“The difference between Tuesday and Saturday is perfectly understandable,” says Ramy Zohdy, a Cairo businessman and foreign relations secretary of the Egyptian Freedom Party.
“The Foreign Ministry considers it a ‘start’ because we are always with every solution that contributes to supporting peace and security in the region,” he continued. “At the same time, everyone agrees there is a lack of fairness or seriousness from the American side. And many believe that the plan is more related to the American elections and the political situation inside Israel.”
As much as Egyptians wish to oblige the Trump administration, they believe they are bound to advance Palestinian interests within the confines of an international consensus on how to resolve the conflict.
The Trump proposal is a “sharp turn” from longstanding U.S. positions, Arab League Secretary-General Ahmed Aboul Gheit said. “This turn does not help achieve peace and a just solution.”
Analysts say that the Arab League had little choice but to reject the Trump Administration’s “vision” as it embraces the maximalist stance of the Netanyahu government on the core issues, including the status of Jerusalem, Palestinian borders, and Jewish settlements in the West Bank.
Additionally, they characterize the plan as a “setup,” putting both the Arab states and the Palestinians in a Catch-22 situation.
“It’s not a ‘Deal of the Century.’ It’s a fait accompli demanding acceptance of more Israeli land annexation,” says Mohamed Gomaa, a researcher specializing in Palestinian affairs at the Al Ahram Center, a Cairo think tank close to the administration of President Abdel Fattah el-Sisi.
“Netanyahu went to Trump as part of an electoral tactic, fully expecting the Palestinians to refuse so he [the Israeli leader] can take unilateral steps,” Gomaa said. “This is why Egypt believes the Palestinian ‘no’ will be very harmful, even if we completely understand it.”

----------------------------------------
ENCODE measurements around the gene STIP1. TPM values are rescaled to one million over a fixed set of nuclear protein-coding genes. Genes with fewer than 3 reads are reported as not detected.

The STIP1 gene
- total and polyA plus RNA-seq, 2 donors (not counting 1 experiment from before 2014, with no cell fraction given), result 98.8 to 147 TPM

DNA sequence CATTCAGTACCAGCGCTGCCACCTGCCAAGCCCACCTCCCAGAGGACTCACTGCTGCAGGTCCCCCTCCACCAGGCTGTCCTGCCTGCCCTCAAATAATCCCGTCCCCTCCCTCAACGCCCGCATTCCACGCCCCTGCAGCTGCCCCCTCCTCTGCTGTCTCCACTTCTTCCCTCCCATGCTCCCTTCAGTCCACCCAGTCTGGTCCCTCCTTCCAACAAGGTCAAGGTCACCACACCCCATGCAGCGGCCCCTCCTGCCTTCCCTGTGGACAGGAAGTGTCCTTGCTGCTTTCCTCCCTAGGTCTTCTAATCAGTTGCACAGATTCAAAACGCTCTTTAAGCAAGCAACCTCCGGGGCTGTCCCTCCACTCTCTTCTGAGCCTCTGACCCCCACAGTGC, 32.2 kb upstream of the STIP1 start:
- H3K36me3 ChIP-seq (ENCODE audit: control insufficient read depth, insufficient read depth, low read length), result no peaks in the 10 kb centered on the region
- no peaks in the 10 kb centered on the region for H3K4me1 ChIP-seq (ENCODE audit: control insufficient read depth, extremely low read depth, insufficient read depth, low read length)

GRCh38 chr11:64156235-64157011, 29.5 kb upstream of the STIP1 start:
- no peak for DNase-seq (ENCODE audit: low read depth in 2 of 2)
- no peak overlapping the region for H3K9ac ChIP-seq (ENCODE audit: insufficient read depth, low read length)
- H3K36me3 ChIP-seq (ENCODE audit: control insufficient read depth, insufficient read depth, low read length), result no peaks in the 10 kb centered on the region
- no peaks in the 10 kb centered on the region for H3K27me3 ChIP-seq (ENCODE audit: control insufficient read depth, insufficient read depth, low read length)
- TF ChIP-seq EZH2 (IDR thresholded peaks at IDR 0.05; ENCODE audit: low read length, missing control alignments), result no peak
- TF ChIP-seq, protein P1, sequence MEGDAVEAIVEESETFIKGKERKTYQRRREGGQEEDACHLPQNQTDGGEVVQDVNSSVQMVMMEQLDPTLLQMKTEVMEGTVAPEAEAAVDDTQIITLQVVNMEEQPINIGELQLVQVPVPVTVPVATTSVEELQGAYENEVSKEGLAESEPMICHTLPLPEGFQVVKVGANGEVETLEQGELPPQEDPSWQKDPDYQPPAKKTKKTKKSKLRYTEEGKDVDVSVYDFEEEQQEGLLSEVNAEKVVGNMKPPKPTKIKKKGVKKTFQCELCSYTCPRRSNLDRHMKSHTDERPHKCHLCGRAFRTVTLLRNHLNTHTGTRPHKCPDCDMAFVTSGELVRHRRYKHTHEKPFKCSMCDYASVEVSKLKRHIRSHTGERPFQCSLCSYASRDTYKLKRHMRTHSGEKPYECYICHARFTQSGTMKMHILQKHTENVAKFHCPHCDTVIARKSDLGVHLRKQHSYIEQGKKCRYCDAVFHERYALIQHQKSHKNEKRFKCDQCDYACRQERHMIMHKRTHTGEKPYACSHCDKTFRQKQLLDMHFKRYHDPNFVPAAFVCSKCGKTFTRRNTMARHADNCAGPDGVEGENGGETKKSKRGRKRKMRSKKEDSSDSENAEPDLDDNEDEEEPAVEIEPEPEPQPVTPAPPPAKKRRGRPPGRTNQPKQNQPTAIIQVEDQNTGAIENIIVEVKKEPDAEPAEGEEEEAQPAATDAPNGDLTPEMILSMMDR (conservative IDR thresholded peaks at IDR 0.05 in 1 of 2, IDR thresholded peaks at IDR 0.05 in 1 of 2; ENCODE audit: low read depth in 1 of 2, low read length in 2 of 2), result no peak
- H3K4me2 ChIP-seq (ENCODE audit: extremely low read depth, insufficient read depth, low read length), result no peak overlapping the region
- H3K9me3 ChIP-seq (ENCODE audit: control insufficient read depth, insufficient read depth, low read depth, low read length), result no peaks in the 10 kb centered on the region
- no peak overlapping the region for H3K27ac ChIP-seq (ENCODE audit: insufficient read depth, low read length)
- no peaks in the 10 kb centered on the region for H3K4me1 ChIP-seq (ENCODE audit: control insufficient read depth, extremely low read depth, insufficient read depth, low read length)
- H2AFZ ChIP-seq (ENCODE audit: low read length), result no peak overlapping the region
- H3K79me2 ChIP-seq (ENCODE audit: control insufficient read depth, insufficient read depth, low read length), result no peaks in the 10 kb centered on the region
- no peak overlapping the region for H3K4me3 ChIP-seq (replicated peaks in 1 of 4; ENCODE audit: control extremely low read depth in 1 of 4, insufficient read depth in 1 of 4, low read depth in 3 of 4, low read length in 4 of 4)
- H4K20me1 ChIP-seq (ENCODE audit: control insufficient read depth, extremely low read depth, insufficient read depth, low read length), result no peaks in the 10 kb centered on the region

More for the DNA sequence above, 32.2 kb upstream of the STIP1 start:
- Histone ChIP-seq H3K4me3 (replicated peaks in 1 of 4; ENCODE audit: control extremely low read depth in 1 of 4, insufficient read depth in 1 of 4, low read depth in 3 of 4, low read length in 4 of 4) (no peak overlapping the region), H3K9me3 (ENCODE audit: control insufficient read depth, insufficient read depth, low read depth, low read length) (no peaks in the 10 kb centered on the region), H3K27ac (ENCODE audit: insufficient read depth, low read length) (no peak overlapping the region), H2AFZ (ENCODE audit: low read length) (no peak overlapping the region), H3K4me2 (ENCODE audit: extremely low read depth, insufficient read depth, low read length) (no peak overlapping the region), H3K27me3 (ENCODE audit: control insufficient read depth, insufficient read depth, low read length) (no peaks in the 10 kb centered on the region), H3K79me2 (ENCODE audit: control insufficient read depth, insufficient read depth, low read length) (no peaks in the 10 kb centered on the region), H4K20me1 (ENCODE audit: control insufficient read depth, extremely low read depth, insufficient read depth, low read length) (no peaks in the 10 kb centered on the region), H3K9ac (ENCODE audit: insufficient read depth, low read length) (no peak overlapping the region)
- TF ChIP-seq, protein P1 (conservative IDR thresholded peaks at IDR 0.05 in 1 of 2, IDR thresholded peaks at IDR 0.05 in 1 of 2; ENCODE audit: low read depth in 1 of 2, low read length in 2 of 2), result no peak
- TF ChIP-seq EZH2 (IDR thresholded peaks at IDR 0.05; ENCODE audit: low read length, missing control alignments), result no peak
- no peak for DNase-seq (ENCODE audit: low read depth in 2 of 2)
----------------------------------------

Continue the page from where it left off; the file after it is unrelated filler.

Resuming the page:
Egypt is also frustrated by a lack of progress in Hamas-Fatah reconciliation talks, which Cairo believes cripples pan-Arab efforts to advance statehood for the Palestinians.
“Hamas prioritizes arrangements with Israel over Gaza rather than making a concession to the [West Bank-based Palestinian] Authority, fully aware that they are impeding the essential interests of their people,” Gomaa said of the Islamist group’s leaders.
He added that the Arab League must navigate divergent approaches among members while being mindful of continued convergence over securing a viable Palestinian state.
“Honestly, some states are less interested in this issue, and they are okay with dropping it on the plate of the international powers. Others like to make bold speeches and trade on the Palestinian cause to advance their side in internal Arab divisions,” he explained.
“Egypt is part of a group that sees there is no time anymore for the luxurious game of who champions Palestine the most,” he went on. “We need to see these matters addressed soon because the delay will affect us internally to one degree or another.”
Gomaa’s views are reflected in comments by United Arab Emirates Minister of State for Foreign Affairs Anwar Gargash.
“What is being offered is a point of departure. This does not necessarily mean accepting it,” Gargash tweeted on Saturday. “Politics remains the art of the possible. Arab support and belief in the justice of the Palestinian cause are positive assets that can be relied on and should not be squandered. But that is not enough to change the balance of influence and power.”